Psalm 135:1-21. In light of our reading in 1 Kings, this psalm is particularly relevant. “I know that the Lord is great, that our Lord is greater than all gods. The Lord does whatever pleases him, in the heavens and on the earth, in the seas and all their depths. He makes clouds rise from the ends of the earth; he sends lightning with the rain and brings out the wind from his storehouses” (Psalm 135:5-7).

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As Elijah stands before Israel on Mt. Carmel, he challenges them, “How long will you waver between two opinions? If the Lord is God, follow him; but if Baal is God, follow him” (1 Kings 18:21).

The people were wavering between worshiping God and worshiping Baal. The New Bible Commentary speculates that “this suggests they had been trying to worship both Baal and Yahweh to secure the maximum advantages of both!”

Baal was seen as the god of fertility, which would pay dividends in crops. Yahweh was regarded as a “god” of the hills by the surrounding nations. Scholars are unsure of Yahweh’s significance in the eyes of the foreigners.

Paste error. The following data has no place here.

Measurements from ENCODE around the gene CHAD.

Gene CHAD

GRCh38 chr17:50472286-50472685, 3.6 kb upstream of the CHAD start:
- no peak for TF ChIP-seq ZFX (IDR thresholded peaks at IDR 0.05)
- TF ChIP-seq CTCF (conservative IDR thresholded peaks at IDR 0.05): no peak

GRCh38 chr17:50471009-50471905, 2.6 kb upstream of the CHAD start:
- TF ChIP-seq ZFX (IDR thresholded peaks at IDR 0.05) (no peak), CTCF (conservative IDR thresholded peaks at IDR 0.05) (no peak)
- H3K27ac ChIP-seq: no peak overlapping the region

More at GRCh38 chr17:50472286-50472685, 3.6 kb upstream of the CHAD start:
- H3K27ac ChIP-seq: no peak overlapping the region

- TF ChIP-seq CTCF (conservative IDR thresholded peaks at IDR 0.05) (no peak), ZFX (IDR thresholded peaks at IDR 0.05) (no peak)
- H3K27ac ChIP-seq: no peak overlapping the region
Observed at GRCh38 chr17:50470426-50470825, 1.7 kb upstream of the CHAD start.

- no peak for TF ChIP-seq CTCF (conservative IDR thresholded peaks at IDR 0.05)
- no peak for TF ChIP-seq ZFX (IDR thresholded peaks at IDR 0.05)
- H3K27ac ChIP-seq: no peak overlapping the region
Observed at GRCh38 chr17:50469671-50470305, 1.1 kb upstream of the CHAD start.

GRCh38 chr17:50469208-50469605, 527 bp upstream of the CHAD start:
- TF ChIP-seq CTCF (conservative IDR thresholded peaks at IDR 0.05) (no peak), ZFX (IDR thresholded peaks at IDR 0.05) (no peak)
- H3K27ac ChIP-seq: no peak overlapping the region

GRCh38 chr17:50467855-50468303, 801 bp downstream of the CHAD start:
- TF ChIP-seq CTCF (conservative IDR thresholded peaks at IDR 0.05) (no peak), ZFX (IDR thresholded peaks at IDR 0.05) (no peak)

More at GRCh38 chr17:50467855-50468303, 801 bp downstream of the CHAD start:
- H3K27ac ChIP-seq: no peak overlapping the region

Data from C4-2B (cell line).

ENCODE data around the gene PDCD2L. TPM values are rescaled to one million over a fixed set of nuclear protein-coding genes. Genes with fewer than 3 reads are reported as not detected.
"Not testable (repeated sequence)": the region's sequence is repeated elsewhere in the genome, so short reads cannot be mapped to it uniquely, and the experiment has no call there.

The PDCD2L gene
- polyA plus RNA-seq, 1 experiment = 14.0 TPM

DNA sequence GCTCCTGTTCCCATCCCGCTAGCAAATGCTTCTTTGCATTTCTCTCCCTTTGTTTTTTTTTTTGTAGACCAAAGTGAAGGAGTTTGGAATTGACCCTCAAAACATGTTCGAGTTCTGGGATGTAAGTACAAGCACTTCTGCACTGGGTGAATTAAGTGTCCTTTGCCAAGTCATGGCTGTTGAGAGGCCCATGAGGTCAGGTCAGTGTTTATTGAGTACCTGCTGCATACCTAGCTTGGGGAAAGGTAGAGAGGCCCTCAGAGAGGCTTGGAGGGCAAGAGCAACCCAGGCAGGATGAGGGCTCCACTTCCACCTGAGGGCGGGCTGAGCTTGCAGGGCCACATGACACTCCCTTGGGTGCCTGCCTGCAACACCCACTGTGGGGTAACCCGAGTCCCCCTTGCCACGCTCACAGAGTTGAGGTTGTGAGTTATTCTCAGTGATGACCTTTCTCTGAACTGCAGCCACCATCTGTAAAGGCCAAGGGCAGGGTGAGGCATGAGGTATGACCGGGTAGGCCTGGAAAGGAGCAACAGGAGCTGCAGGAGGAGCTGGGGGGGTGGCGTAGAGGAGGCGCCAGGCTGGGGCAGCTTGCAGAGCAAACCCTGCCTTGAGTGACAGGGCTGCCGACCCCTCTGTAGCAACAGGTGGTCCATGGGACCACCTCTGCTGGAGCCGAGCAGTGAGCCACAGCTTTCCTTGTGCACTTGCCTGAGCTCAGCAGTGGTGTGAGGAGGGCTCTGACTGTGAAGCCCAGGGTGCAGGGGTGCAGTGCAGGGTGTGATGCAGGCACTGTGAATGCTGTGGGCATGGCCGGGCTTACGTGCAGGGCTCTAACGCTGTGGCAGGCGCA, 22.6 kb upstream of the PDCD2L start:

Regardless, it appears that the people in Israel were trying to experience the best of both worlds…much like Charles Kuralt.

Although I try to avoid dualistic comparisons between good and evil—because we live in a world of gray—I can’t escape the fact that God calls us to be in or out.

Jesus spoke to the church of Laodicea, “I know your deeds, that you are neither cold nor hot. I wish you were either one or the other! So, because you are lukewarm—neither hot nor cold—I am about to spit you out of my mouth” (Revelation 3:15-16).

Harsh words. Really, it sounds like the words of a person whose spouse has been involved in an affair. It’s as if God is saying, “I want you committed to me or not, but stop going back and forth between two lovers.”

And that’s what it is.

As we progress into the prophetic books—especially Hosea—we’ll peer into God’s jealous heart. He asks the same degree of faithfulness from us that he graciously gives us.

But doesn’t it feel good knowing that God doesn’t ask something of us that he isn’t willing to give?


  1. What spoke to you in today’s reading?
  2. What changes is God calling you to make?
  3. What idols tempt you to waver? What does wavering look like for you?

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Michael co-pastors The Neighborhood Church with Eugene Scott in Littleton, Colorado.